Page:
In one of his autobiographic writings, Mark Twain confessed: “figures often beguile me.” He then went on to quote and misattribute (fittingly, it turns out) the now-famous sentence: “There are three kinds of lies: lies, damned lies, and statistics.”
It is sometimes close to impossible not to share Twain’s mood when reading the notes coming with the official statistics. Not because they are necessarily untrue, but because, deliberately or not, they may be misleading or beside the point.
Sometimes, we stumble on press releases that drown the reader with data of uncertain relevance. The outcome is seldom an augmented understanding of whatever issue is at stake. The press release associated with the “Business Climate Survey on Restaurants & Similar Establishments and Retail Trade for May 2020” is a good example.
Every month, a sample of businesses answer a simple question about changes in their revenue when compared to the same period in the previous year. Did it grow, or decrease, or stayed about the same? It is possibly overwhelming for the reader that in 500 words and 45 lines the document includes over 30 assorted percentage-related quotes. A careful selection of the more significant figures and trends might advantageously replace such a torrent.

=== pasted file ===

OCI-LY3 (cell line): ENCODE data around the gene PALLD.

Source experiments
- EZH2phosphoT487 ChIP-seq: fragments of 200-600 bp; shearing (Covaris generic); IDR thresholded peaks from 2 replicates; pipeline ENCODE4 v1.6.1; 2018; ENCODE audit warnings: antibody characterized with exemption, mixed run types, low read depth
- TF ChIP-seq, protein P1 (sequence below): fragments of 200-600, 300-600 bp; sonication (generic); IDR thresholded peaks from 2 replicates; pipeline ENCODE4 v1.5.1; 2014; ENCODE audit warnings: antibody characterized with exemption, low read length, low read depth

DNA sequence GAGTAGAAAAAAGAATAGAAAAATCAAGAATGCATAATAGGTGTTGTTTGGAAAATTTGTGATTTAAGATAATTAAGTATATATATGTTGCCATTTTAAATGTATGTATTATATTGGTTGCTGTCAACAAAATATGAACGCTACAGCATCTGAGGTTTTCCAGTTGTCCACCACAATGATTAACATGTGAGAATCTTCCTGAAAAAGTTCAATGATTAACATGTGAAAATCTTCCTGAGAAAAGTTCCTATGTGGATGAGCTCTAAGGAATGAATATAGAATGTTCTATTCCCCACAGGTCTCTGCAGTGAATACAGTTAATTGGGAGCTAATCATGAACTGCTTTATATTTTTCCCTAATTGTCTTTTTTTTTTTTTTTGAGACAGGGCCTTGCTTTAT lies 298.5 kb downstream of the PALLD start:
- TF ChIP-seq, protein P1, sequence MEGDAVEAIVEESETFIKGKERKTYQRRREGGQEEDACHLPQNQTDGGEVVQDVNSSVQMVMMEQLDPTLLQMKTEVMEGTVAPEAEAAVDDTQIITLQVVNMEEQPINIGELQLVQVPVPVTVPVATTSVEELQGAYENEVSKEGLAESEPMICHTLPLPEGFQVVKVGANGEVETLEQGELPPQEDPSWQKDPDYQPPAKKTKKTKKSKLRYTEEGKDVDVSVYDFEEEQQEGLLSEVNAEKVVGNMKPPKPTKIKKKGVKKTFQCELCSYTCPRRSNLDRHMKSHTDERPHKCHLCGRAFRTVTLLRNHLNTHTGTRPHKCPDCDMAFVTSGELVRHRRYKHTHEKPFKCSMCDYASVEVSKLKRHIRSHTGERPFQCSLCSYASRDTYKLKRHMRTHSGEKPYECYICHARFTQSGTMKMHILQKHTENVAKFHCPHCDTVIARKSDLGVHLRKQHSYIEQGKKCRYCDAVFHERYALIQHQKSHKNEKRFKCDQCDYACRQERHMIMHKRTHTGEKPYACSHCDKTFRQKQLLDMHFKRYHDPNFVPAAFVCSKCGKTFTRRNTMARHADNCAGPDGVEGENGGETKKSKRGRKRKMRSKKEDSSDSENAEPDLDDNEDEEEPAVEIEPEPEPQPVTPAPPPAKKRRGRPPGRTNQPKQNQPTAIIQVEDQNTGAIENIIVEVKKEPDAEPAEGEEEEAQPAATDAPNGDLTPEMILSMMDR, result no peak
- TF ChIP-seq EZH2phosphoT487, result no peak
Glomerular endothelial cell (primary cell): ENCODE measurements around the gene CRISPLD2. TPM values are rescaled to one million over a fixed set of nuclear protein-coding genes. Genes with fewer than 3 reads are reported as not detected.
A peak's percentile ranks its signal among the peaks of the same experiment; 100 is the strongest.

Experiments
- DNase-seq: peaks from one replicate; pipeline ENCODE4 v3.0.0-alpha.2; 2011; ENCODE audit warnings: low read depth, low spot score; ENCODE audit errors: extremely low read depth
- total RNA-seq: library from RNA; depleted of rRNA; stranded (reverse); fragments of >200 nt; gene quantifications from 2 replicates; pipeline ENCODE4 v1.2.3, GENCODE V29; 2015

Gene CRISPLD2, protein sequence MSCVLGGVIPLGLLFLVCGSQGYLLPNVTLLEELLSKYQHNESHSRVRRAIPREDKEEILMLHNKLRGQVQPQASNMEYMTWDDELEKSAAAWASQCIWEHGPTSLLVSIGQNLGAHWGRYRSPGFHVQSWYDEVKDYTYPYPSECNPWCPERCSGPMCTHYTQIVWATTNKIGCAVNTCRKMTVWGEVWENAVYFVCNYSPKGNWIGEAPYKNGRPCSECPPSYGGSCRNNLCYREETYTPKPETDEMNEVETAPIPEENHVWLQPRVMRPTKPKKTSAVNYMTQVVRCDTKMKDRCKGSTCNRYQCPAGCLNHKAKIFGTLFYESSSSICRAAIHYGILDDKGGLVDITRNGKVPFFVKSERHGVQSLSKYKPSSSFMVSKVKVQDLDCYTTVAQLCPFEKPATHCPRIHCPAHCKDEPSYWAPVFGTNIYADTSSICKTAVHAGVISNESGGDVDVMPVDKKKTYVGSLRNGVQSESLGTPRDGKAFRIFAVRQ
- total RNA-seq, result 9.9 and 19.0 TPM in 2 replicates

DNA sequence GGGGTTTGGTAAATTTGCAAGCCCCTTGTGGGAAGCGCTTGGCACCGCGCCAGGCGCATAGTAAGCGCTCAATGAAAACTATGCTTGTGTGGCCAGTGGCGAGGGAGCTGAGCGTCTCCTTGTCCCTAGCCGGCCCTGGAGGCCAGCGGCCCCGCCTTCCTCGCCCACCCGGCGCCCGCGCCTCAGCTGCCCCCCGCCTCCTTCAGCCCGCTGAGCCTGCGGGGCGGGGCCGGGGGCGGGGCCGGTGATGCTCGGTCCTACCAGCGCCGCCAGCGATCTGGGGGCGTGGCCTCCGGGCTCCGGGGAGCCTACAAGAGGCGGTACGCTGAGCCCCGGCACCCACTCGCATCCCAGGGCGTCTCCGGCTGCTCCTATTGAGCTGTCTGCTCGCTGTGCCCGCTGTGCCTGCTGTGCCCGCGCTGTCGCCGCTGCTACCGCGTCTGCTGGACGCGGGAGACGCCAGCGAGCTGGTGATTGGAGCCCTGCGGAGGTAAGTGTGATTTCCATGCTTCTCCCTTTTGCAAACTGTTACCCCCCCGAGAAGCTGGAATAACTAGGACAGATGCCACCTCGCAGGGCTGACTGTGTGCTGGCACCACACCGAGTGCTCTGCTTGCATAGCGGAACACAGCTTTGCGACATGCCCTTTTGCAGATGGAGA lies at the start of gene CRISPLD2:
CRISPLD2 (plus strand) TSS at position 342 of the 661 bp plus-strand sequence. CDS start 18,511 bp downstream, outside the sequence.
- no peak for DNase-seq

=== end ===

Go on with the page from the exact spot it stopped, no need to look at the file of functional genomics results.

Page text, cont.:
Further, the first highlight of the text is the percentage of restaurants (17 percent) that reported an increase in revenue relative to May 2019. In April, the corresponding value was lower (12 percent). The press release concludes the change was justified by the “launch of electronic consumption cards.”
It is a plausible explanation. But a plausible explanation is not necessarily the main one or even a true one. As the statistical staff is no doubt aware, coincidence or simple correlation does not prove causality. Other reasons may be equally or more relevant and deserve examination. Note, for example, that the number of visitors rose in that month, and similar variations were observed in earlier periods.
Further, and still sticking with the restaurants, isn’t possibly more meaningful to realize that almost three-quarters of restaurants declare revenue drops? Or, over half of the Chinese restaurants report that income dwindled by more than 50 percent? Not to mention that in other retail activities, with no exception, all businesses report losses.
From the statistical services, we need reliable data, not hand-picked figures meant to prove that the government policies are right. To make that case is incumbent on other departments and institutions.